(6) Rajaratnam, S.; Soman, A.P.; Phalguna, K.S.; et al. Integrated Omic Analysis Delineates Pathways Modulating Toxic TDP-43 Protein Aggregates in Amyotrophic Lateral Sclerosis. Cells 2023, 12 (9), 1228. DOI: 10.3390/cells12091228

(7) Thota, S.M.; Chan, K.L.; Pradhan, S.S.; et al. Multimodal Imaging and Visually Evoked Potentials Reveal Key Structural and Functional Features that Distinguish Symptomatic from Pre-Symptomatic Huntington’s Disease Brain. Neurol. India. 2021, 69 (5), 1247–1258. DOI: 10.4103/0028-3886.329528

(8) Johnson, K.A.; Fox, N.C.; Sperling, R.A.; Klunk, W.E. Brain Imaging in Alzheimer Disease. Cold Spring Harb. Perspect. Med. 2012, 2 (4), a006213. DOI: 10.1101/cshperspect.a006213

(9) Pulukool, S.K.; Bhagavatham, S.K.S.; Kannan, V.; et al. Elevated Dimethylarginine, ATP, Cytokines, Metabolic Remodeling Involving Tryptophan Metabolism and Potential Microglial Inflammation Characterize Primary Open Angle Glaucoma. Sci Rep. 2021, 11, 17903. DOI: 10.1038/s41598-021-97509-8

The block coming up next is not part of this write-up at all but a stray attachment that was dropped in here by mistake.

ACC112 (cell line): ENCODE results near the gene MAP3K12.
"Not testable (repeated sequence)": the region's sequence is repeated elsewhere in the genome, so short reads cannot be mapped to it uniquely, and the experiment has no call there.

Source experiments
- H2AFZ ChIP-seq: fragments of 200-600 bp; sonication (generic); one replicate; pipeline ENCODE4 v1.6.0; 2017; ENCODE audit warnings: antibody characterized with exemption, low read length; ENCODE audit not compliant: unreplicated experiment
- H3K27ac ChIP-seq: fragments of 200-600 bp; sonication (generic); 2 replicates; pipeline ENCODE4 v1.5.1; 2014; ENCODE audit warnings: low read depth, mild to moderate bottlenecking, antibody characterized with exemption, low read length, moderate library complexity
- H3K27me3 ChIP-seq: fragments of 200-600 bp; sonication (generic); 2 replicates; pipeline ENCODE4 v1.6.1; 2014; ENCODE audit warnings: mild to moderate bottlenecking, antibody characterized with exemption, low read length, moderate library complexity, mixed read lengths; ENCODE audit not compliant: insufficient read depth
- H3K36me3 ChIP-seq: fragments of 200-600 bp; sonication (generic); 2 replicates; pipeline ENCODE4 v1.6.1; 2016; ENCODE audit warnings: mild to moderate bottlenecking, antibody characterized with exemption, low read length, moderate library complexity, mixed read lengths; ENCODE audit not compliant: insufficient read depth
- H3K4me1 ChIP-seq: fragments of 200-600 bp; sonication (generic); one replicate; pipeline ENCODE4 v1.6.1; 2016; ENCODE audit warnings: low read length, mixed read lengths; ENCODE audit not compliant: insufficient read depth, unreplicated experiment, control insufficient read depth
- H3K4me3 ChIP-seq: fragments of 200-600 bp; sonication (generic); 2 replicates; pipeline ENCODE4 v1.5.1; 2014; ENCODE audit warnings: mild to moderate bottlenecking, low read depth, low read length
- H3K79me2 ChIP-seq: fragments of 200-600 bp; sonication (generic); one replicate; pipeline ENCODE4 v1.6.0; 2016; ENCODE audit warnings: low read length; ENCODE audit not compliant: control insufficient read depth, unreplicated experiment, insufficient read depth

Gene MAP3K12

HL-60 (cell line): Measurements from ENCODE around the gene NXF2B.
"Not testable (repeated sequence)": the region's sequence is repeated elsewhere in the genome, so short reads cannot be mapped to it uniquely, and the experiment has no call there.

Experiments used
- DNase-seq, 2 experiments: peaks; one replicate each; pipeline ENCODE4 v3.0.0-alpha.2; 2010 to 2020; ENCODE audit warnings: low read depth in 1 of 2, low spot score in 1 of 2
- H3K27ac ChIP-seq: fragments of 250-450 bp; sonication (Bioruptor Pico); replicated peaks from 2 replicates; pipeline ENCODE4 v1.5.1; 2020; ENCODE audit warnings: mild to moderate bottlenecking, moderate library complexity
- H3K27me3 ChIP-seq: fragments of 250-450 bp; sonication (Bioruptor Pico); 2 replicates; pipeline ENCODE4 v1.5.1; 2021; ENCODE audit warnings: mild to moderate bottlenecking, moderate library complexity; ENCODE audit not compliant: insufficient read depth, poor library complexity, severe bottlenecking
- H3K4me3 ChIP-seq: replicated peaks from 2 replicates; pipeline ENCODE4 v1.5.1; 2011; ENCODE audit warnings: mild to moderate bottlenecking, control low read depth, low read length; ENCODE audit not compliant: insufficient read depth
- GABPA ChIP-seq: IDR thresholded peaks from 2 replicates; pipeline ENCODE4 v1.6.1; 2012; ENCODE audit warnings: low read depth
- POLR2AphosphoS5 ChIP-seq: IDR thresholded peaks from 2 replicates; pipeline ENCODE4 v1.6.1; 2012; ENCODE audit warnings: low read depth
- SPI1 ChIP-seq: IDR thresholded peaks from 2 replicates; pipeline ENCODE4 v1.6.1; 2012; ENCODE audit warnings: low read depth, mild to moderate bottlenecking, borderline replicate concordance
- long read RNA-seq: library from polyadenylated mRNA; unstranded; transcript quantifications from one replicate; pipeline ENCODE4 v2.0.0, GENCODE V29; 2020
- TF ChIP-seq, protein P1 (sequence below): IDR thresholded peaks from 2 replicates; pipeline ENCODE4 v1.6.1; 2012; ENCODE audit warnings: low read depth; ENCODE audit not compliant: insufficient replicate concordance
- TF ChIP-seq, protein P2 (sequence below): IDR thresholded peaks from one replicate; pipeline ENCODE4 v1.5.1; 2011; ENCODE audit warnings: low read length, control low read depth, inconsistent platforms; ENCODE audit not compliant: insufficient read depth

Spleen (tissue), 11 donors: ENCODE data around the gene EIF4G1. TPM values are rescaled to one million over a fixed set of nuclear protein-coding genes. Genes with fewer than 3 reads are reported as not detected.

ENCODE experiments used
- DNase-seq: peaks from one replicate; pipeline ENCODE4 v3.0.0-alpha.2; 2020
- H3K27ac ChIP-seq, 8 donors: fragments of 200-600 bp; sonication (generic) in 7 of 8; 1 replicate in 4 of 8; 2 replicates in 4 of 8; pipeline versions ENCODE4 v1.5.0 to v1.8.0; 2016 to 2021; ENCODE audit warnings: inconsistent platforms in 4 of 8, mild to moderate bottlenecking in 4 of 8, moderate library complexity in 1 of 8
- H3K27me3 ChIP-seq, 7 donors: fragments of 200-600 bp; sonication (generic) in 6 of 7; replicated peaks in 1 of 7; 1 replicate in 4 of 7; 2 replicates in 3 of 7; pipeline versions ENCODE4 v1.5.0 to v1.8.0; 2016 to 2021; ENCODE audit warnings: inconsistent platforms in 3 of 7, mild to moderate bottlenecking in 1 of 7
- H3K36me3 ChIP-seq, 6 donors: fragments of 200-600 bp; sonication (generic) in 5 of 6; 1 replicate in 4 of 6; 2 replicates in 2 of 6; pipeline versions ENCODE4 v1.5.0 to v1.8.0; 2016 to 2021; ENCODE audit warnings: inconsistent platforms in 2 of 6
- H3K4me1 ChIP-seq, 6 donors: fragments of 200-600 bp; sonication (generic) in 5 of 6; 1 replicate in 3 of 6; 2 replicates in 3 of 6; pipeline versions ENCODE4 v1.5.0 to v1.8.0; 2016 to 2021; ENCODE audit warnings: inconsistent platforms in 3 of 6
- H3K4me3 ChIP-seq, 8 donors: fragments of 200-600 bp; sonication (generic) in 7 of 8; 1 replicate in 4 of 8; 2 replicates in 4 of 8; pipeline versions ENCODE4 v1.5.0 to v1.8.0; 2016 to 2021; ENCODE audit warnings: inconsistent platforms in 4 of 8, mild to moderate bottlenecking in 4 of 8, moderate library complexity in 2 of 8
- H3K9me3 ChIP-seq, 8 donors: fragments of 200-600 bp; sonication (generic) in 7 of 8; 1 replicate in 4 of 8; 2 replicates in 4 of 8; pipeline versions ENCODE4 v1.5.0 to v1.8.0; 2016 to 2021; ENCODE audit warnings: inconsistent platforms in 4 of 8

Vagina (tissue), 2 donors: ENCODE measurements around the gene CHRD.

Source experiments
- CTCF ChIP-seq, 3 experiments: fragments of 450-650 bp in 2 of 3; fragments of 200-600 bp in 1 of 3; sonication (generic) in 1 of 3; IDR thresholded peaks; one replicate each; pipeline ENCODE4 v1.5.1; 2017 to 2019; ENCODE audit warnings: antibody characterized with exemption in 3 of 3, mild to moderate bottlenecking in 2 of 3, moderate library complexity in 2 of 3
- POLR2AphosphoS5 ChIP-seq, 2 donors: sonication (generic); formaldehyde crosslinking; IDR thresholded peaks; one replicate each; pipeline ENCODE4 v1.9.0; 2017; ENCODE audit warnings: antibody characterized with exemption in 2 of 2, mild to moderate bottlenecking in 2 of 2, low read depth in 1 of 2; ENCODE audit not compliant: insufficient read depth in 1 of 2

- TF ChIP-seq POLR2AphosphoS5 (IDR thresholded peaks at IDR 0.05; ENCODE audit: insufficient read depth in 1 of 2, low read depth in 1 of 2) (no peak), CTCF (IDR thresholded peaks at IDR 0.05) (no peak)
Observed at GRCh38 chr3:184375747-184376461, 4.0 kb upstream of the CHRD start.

(10) Kao, Y.-C.; Ho, P.-C.; Tu, Y.-K.; Jou, I.-M.; Tsai, K.-J. Lipids and Alzheimer’s Disease. Int. J. Mol. Sci. 2020, 21 (4), 1505. DOI: 10.3390/ijms21041505

(11) King, A.M.; Mullin, L.G.; Wilson, I.D.; et al. Development of a Rapid Profiling Method for the Analysis of Polar Analytes in Urine Using HILIC–MS and Ion Mobility Enabled HILIC–MS. Metabolomics 2019, 15, 17. DOI: 10.1007/s11306-019-1474-9

(12) Sathe, G.; Na, C.H.; Renuse, S.; et al. Quantitative Proteomic Profiling of Cerebrospinal Fluid to Identify Candidate Biomarkers for Alzheimer’s Disease. Proteomics Clin. Appl. 2018, 13 (4) e1800105. DOI: 10.1002/prca.201800105